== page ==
Ecological variation influences the appearance and maintenance of tool use in animals, either due to necessity or opportunity, but little is known about the relative importance of these two factors. Here, we combined long-term behavioural data on feeding and travelling with six years of field experiments in a wild chimpanzee community. In the experiments, subjects engaged with natural logs, which contained energetically valuable honey that was only accessible through tool use. Engagement with the experiment was highest after periods of low fruit availability involving more travel between food patches, while instances of actual tool-using were significantly influenced by prior travel effort only. Additionally, combining data from the main chimpanzee study communities across Africa supported this result, insofar as groups with larger travel efforts had larger tool repertoires. Travel thus appears to foster tool use in wild chimpanzees and may also have been a driving force in early hominin technological evolution.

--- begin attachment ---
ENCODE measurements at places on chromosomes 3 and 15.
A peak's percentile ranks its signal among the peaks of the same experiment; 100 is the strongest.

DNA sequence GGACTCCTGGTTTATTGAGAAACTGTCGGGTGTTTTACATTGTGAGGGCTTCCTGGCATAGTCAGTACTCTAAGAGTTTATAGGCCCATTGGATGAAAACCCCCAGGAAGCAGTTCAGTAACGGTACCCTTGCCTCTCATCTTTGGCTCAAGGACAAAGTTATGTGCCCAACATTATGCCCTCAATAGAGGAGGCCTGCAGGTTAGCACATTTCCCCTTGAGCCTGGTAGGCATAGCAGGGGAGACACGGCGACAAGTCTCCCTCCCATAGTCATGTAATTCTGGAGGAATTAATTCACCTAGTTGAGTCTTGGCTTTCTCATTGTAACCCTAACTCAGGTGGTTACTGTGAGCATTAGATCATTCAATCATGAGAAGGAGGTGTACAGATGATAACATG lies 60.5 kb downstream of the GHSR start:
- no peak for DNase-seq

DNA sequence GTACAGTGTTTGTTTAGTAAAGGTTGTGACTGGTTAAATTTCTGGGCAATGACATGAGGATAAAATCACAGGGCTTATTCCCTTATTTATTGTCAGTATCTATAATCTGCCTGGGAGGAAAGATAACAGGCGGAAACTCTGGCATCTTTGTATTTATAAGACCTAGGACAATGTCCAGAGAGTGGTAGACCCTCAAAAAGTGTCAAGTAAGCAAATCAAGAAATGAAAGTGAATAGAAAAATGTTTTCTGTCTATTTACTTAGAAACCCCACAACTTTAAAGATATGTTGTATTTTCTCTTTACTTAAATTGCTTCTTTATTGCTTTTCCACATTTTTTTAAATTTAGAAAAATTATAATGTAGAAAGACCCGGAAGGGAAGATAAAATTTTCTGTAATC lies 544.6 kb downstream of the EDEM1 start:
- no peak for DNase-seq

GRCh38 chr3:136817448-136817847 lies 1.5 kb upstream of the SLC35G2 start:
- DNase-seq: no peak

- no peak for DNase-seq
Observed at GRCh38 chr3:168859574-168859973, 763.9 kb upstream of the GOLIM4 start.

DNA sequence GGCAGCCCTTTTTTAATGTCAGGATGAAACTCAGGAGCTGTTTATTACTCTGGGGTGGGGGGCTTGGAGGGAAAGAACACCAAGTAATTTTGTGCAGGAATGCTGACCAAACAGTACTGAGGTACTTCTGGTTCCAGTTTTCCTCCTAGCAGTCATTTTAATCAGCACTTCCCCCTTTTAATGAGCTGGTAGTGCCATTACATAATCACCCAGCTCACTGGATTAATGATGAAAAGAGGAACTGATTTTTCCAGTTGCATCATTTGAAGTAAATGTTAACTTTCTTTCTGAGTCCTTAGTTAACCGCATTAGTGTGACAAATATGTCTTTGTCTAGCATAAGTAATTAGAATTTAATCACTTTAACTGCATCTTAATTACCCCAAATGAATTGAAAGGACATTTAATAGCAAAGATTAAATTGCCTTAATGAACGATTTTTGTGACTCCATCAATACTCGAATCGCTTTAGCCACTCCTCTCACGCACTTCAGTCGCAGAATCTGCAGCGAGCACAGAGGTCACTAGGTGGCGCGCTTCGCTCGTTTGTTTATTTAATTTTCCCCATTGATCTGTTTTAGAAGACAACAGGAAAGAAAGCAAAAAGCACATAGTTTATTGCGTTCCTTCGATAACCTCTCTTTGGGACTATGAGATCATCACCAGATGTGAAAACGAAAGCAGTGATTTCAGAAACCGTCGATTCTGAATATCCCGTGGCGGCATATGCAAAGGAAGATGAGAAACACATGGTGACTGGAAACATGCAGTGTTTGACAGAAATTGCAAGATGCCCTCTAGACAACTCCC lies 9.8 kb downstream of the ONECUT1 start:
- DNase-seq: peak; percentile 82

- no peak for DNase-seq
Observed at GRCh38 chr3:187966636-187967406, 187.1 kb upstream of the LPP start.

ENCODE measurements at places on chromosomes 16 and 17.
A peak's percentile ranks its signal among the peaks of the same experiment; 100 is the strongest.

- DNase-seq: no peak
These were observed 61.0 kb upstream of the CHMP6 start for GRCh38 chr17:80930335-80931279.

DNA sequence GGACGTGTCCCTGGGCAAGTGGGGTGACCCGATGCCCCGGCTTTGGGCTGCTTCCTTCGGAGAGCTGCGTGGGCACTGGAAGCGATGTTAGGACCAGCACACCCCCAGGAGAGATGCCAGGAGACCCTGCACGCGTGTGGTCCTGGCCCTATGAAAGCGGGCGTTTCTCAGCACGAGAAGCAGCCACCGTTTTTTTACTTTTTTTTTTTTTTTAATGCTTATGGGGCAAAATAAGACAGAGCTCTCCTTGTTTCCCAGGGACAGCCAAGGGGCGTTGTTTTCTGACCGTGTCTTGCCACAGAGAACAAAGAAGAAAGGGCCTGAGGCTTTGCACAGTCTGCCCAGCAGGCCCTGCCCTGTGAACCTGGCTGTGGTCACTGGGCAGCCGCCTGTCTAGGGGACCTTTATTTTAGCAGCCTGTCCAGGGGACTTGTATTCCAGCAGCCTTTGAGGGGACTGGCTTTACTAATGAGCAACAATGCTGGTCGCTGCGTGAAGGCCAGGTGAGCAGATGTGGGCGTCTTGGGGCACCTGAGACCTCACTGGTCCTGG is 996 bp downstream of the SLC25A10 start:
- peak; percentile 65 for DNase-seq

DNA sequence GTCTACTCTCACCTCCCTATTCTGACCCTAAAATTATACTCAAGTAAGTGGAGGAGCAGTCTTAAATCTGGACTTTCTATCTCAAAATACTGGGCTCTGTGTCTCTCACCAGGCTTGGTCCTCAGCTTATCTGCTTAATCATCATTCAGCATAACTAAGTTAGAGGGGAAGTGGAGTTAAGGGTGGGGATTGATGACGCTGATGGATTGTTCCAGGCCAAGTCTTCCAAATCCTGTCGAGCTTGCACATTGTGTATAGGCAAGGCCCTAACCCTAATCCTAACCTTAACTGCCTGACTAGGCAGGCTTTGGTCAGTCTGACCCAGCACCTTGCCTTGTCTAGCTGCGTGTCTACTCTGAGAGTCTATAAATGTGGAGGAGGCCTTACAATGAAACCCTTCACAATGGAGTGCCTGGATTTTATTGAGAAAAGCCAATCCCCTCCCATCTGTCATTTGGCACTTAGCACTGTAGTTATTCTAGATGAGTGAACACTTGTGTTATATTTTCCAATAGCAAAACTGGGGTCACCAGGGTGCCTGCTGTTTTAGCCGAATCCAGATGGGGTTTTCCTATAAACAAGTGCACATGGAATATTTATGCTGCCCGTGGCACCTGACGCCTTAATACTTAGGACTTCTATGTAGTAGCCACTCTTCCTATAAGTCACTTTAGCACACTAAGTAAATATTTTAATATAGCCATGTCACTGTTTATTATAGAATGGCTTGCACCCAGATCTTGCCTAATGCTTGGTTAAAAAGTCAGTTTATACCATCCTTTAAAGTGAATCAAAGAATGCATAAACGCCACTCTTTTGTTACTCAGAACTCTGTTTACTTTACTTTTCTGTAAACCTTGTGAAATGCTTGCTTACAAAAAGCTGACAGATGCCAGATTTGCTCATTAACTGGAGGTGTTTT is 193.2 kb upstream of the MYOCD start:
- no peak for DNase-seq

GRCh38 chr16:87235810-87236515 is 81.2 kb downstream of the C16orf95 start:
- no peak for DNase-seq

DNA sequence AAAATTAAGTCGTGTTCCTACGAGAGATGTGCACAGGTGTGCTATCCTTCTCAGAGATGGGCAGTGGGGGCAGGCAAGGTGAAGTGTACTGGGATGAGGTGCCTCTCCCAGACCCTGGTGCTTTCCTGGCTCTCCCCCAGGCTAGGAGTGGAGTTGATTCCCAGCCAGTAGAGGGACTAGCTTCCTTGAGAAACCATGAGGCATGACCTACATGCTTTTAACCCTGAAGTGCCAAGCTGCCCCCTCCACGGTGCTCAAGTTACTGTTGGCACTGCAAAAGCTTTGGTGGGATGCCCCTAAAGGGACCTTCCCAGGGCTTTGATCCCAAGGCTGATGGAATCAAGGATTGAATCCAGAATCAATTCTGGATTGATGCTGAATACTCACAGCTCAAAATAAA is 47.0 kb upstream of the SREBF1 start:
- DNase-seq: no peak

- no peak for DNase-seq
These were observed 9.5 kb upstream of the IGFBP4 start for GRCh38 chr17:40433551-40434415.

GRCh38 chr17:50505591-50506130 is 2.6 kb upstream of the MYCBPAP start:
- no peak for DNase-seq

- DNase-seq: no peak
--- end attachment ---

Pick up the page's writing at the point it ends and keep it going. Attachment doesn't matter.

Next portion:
- Thibaud Gruber
- Klaus Zuberbühler
The funders had no role in study design, data collection and interpretation, or the decision to submit the work for publication.
Animal experimentation: Permission to conduct the chimpanzee research was given by Uganda Wildlife Authority (UWA, permit FOD/33/02 to TG) and Uganda National Council for Science and Technology (UNCST, permit ns431 to TG). Research protocols were reviewed and approved by the veterinary staff at Budongo Conservation Field Station. Ethical approval was given by the Ethics Committees at the School of Psychology, University of St Andrews and the University of Neuchâtel.
- Russ Fernald, Stanford University, United States
© 2016, Gruber et al.
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